Free lunch. lessons, a hit with youngsters

If you’re trying to serve kids a little knowledge with their nutrition, chicken nuggets in the shape of dinosaurs are a good option — they combine protein with a possible lesson about prehistoric animals.

But at Wednesday’s summer lunch camp for low-income children, the dinosaurs were just food, and the knowledge dispensed by Suanne Martin-Smith, who runs the program for South Kitsap Helpline, instead ranged from how to make a lady bug out of egg cartons to lessons about the continent of Africa.

Beginning the day by reading a story while the children enjoyed granola bars for “breakfast,” Martin-Smith then picked up a globe and reminded her young audience that they would be learning more about Africa, which was the region of the world they were visiting this week.

“One of our parents, she brought in lots of stuff to show the children from Africa, like clothing and small drums,” Martin-Smith said, explaining that the parents and volunteers have been a great resource for her in each of the lessons. “Another one of the parents, he is Latino, so he helped me teach them some Spanish words when we visited Mexico and Spain.”

“I want to make it an experience they will remember,” she said, explaining that the first day the children were given small passports that included their pictures, names and pages to fill with stamps from each region visited. “I wanted to give them something they could take home.”

To cover Russia, Martin-Smith turned to Elena Lawhone, who helps in the camp’s kitchen and moved to the Port-Orchard area less than a year ago from the former Soviet Union.

Lawhone brought in felt hats and other items to show the children, then for lunch she made blinis, which she described as “like a pancake, but filled with meat.”

When asked if the children liked them, she said they did, explaining that “some asked for more.”

Predicting what the children will like is a big part of their job in the kitchen, said Joan Martin, Martin-Smith’s mother and the camp’s other resident chef. Martin said every day she first she looks at the sign-up sheet to see how many little mouths she has to feed — then she tries to guess how much they will actually eat.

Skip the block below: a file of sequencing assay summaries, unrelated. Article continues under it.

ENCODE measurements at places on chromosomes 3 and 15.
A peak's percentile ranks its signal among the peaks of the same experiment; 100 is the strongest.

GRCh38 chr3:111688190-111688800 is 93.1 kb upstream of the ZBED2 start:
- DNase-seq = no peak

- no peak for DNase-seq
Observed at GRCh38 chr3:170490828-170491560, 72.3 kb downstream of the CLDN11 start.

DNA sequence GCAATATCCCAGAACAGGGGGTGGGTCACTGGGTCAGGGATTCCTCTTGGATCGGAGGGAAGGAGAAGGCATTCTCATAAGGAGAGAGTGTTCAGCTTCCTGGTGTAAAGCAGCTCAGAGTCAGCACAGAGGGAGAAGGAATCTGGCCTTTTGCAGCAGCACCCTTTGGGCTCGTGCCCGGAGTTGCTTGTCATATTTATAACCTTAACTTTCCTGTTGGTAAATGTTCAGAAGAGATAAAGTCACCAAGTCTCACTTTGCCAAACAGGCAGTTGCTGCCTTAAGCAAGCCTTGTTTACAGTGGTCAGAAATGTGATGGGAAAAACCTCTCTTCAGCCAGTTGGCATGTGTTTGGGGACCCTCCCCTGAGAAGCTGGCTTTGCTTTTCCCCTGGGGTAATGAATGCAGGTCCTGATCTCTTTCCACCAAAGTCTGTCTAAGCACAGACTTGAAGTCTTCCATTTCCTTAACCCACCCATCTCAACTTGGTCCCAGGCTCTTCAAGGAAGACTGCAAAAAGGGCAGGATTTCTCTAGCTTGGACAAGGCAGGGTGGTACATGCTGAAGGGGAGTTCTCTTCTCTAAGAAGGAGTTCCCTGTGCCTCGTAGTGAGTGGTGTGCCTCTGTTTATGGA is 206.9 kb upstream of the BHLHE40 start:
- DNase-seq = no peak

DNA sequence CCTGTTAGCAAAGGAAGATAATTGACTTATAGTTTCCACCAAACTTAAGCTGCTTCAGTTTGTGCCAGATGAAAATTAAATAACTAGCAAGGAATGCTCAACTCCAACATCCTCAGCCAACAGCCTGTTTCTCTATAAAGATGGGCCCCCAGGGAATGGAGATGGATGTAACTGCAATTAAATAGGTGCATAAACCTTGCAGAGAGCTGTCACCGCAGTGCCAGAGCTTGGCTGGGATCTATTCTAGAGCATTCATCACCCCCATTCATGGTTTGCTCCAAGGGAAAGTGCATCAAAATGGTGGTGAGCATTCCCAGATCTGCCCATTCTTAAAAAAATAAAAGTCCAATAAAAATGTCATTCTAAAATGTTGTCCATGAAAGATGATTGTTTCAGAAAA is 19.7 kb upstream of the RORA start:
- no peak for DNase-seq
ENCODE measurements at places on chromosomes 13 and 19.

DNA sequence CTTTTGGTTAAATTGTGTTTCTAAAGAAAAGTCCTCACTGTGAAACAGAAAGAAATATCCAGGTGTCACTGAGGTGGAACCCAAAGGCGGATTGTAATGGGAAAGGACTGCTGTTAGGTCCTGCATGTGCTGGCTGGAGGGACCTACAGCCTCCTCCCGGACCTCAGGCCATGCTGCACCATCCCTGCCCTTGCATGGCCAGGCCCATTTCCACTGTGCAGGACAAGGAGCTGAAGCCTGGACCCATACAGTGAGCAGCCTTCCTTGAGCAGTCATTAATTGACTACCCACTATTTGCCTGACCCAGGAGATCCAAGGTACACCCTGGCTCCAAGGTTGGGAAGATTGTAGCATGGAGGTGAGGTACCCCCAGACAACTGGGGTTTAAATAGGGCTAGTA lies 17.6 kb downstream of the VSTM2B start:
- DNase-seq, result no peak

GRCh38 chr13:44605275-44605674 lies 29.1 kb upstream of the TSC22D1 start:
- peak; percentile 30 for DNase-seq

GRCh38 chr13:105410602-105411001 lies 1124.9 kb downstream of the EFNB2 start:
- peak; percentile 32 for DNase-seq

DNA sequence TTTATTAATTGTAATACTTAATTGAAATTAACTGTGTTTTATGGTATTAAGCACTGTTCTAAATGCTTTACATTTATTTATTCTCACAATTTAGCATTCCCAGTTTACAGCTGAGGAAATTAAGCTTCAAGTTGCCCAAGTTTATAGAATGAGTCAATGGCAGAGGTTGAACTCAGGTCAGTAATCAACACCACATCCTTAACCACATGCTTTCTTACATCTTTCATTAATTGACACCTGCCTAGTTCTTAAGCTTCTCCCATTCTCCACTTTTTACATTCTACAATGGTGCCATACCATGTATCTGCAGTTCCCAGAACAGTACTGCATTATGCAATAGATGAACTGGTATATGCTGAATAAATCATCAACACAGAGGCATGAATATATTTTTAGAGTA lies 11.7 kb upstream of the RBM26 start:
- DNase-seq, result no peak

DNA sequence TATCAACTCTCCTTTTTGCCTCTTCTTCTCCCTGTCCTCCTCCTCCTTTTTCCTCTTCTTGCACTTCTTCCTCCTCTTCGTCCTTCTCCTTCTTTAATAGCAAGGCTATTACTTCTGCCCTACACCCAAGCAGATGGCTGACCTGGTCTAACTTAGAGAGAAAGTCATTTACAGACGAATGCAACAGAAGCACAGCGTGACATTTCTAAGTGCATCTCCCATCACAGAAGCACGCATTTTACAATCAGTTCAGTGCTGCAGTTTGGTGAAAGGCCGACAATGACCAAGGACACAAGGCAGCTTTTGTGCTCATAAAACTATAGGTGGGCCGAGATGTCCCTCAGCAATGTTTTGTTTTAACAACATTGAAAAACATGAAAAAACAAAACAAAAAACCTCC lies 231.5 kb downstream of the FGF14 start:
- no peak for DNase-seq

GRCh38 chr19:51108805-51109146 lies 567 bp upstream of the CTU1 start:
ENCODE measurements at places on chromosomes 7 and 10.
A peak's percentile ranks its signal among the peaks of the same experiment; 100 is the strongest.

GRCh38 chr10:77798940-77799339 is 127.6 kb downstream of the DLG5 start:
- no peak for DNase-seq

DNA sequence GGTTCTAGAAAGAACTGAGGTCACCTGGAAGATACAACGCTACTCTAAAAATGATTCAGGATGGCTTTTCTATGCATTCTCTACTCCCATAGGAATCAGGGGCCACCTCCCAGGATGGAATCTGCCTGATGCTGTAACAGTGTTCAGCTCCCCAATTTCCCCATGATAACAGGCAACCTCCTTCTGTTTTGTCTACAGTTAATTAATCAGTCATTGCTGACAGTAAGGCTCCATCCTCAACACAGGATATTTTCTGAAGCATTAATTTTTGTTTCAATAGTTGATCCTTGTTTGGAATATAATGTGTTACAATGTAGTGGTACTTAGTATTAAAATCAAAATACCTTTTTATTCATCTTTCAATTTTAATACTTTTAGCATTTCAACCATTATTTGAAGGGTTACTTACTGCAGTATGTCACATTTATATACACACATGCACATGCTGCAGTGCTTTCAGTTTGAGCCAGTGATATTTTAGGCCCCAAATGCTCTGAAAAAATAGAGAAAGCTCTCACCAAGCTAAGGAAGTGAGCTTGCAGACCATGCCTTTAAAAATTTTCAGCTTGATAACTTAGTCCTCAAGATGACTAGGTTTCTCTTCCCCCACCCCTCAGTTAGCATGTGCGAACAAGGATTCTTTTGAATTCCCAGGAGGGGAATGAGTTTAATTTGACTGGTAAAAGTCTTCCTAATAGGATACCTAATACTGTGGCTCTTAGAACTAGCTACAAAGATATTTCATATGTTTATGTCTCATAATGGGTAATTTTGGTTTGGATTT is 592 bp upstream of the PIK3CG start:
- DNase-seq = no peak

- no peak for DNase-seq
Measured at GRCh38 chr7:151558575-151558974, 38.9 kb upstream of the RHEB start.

Martin said she was surprised how many children came to the lunches, explaining that 34 had signed in by noon.

“I didn’t realize there was such a need for this,” she said, adding that it was “really great” to be able to feed them.

Although plenty of food is offered during the two-hour camp, there is no shortage of activities, either, since along with a story and lessons, the children can test their skills at several craft and activity tables that include Legos and games.

For Wednesday’s craft, Martin-Smith demonstrated how to make ladybugs with cut-up egg cartons, pipe cleaners and paint.

As with many of the materials for crafts, Martin-Smith said she appropriated extra egg cartons from the food bank for the project.

“I noticed an abundance of them,” she said, explaining that the bank uses donated cartons to parcel out eggs to recipients, since it gets them in loose flats.

Martin-Smith said she did similar programs while working as an art teacher in Gig Harbor, and is excited to bring the multicultural, artistic program to the children at the lunch camp.

“Especially since a lot of these kids wouldn’t normally have opportunities like this,” she said, explaining that Mondays, Wednesdays and Fridays will feature art and literature workshops, Thursdays will have cooking projects and Tuesdays will have guest speakers.

The program is offered every weekday until Sept. 1 at the Knights of Columbus Church on Mitchell Avenue, and is free to all low-income children from pre-school age to 18.

For more information or to volunteer, call 876-4089.

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